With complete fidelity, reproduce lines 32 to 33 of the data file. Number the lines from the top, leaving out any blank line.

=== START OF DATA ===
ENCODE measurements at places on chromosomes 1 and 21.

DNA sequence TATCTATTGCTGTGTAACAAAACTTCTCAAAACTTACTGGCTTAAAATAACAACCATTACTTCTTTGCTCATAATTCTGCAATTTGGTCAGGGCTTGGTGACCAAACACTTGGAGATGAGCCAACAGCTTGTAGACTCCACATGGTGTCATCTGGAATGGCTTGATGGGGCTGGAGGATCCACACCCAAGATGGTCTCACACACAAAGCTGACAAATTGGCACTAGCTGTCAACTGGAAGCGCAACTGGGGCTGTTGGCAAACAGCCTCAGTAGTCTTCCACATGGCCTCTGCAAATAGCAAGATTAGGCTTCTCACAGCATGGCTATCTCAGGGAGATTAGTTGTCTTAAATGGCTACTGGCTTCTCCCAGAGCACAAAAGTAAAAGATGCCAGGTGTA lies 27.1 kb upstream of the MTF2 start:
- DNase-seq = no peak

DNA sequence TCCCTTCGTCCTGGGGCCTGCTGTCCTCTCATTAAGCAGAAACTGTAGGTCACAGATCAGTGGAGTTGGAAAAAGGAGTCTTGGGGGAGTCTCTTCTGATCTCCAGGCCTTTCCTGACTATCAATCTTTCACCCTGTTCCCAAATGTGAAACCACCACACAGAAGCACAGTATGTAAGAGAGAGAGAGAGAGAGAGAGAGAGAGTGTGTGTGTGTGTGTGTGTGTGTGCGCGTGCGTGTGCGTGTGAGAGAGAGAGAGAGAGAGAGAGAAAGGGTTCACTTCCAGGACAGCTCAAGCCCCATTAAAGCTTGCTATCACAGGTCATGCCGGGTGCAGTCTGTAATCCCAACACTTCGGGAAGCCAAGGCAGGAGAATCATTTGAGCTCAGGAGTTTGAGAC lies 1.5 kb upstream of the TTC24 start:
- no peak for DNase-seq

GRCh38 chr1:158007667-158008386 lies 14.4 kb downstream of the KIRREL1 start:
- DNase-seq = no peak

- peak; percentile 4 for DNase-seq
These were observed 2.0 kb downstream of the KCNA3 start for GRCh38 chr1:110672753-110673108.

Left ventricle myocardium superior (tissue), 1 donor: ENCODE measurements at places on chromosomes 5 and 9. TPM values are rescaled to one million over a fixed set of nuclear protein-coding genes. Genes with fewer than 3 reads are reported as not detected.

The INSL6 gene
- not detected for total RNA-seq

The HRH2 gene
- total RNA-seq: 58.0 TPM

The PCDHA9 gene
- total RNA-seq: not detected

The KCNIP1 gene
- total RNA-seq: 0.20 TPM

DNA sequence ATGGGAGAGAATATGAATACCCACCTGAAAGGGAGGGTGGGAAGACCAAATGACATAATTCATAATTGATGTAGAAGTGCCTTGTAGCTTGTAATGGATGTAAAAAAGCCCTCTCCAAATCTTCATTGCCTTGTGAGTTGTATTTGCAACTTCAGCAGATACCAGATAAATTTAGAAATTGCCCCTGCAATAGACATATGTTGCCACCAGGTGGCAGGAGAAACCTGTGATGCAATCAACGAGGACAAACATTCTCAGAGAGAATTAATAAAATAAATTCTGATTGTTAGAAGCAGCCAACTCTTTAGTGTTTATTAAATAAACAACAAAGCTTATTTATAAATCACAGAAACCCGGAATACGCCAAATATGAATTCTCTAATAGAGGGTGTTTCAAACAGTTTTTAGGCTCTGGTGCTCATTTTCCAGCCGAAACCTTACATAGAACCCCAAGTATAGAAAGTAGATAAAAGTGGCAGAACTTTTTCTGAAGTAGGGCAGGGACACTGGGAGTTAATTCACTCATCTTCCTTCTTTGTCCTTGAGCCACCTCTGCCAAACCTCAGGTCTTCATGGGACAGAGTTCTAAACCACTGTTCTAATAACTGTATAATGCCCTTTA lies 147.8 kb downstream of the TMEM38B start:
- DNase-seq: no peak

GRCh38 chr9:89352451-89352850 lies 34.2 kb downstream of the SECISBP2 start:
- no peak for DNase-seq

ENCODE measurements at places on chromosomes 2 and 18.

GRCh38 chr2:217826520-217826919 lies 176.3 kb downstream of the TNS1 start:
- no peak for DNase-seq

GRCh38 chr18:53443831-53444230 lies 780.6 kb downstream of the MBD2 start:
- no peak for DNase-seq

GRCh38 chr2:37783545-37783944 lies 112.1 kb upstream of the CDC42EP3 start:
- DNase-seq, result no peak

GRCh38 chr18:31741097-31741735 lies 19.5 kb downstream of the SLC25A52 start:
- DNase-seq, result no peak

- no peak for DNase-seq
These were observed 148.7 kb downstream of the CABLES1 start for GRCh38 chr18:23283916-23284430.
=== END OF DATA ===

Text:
- no peak for DNase-seq
These were observed 148.7 kb downstream of the CABLES1 start for GRCh38 chr18:23283916-23284430.